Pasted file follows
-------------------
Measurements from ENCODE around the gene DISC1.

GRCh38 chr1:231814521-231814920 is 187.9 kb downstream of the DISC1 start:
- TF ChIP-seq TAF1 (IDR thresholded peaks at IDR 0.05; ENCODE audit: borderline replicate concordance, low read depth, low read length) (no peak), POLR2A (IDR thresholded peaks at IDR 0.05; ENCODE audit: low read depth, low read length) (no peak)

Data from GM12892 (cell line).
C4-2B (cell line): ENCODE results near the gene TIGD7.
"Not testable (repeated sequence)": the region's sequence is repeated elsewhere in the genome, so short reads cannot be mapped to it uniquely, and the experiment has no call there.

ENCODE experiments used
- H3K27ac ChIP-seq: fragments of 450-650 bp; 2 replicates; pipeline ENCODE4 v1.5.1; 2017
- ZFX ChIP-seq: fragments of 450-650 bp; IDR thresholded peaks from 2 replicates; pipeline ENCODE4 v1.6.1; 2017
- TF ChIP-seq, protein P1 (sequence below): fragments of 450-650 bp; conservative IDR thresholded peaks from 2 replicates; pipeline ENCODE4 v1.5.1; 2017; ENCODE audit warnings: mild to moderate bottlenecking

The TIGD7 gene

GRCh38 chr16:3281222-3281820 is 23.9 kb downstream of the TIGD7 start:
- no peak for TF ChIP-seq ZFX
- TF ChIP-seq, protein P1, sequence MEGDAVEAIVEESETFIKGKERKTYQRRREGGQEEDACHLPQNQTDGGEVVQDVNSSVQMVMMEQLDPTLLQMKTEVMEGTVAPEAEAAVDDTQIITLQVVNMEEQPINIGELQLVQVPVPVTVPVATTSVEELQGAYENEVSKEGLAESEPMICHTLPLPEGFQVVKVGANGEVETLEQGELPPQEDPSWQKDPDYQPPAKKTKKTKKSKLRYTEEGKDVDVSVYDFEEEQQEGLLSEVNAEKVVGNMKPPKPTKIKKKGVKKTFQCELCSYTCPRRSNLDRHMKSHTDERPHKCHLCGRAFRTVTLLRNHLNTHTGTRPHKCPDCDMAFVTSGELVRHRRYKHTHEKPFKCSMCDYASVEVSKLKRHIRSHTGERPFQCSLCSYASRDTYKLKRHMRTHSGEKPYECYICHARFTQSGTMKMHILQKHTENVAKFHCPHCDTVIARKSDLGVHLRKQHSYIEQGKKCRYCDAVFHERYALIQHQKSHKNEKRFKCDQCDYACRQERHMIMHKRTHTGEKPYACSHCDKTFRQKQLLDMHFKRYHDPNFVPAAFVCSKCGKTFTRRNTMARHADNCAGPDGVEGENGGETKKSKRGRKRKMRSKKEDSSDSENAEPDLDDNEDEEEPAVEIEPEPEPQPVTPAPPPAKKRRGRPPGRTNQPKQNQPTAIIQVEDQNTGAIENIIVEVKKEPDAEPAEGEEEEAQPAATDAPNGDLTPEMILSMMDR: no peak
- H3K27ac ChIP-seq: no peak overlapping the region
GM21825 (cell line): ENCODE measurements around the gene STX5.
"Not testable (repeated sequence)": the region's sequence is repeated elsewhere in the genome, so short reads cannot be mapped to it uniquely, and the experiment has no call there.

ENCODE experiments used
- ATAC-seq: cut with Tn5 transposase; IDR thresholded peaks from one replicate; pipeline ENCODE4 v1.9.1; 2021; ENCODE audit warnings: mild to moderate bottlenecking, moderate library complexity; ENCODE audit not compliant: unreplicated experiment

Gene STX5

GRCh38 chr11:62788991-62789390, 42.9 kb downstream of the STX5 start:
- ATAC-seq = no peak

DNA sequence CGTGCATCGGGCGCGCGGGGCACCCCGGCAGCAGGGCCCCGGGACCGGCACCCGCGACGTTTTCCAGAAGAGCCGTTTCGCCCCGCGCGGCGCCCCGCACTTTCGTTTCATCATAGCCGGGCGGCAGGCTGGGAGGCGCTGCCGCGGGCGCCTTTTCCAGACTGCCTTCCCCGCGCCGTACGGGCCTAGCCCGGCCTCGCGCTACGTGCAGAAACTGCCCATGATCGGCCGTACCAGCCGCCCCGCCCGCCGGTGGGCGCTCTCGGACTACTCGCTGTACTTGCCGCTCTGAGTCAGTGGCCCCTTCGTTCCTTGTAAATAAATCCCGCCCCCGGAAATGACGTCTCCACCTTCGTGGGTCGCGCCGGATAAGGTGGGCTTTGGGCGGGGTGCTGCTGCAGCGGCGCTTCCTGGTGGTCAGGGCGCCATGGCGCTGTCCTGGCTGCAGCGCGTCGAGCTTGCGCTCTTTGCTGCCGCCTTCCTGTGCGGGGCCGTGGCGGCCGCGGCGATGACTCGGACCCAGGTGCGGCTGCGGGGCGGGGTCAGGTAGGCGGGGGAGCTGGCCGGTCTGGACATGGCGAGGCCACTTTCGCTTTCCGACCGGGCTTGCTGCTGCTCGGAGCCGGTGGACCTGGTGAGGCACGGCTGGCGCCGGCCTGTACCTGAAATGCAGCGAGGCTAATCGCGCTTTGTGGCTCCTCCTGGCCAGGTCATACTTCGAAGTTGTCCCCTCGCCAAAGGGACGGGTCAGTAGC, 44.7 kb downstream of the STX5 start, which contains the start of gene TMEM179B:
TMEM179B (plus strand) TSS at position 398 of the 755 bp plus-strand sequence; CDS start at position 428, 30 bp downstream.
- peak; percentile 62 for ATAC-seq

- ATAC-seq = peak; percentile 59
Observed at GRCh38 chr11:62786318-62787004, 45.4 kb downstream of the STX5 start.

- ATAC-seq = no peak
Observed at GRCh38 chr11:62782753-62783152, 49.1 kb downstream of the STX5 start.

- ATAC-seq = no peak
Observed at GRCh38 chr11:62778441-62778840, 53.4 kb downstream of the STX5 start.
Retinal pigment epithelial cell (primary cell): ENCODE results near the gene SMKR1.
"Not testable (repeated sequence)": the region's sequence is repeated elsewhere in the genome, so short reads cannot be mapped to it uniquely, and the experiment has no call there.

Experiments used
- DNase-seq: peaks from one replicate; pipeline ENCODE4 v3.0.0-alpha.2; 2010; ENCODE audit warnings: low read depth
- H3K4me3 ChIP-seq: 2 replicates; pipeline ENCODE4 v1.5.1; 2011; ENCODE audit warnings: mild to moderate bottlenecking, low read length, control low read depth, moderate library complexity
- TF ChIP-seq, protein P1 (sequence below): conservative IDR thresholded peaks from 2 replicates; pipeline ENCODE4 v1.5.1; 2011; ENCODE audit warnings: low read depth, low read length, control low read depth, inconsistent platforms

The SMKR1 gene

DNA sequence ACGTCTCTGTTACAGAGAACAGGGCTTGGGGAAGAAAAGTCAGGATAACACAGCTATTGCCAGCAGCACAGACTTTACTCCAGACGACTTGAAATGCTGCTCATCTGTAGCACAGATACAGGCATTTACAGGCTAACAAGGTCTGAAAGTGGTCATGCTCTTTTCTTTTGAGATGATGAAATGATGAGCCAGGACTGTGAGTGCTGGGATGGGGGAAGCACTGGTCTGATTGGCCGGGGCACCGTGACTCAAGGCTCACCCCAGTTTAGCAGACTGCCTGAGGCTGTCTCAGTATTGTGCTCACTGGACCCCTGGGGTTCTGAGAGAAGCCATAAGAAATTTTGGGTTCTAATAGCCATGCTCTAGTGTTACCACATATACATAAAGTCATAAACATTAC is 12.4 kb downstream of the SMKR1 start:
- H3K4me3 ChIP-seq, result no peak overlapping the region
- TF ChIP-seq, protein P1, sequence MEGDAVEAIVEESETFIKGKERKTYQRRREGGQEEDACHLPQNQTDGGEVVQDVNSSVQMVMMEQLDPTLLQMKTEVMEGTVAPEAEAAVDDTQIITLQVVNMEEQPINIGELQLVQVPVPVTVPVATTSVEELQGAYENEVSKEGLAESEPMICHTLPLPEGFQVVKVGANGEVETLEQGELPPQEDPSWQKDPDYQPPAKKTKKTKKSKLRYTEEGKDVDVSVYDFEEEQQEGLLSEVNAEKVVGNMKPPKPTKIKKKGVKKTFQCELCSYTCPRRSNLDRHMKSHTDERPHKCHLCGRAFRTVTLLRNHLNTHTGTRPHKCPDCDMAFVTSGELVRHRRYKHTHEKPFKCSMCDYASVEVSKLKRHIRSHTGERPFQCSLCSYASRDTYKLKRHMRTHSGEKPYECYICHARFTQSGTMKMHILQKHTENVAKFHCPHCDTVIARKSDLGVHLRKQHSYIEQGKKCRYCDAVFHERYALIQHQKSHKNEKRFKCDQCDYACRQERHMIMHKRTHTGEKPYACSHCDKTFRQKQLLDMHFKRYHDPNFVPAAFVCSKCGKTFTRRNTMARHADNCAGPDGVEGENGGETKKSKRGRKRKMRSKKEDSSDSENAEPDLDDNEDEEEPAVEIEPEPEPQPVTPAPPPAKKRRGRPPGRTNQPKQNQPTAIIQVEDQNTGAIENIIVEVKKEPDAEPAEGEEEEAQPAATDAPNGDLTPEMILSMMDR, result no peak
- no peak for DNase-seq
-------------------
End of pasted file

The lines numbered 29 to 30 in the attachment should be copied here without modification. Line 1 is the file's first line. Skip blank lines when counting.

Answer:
Observed at GRCh38 chr11:62782753-62783152, 49.1 kb downstream of the STX5 start.

- ATAC-seq = no peak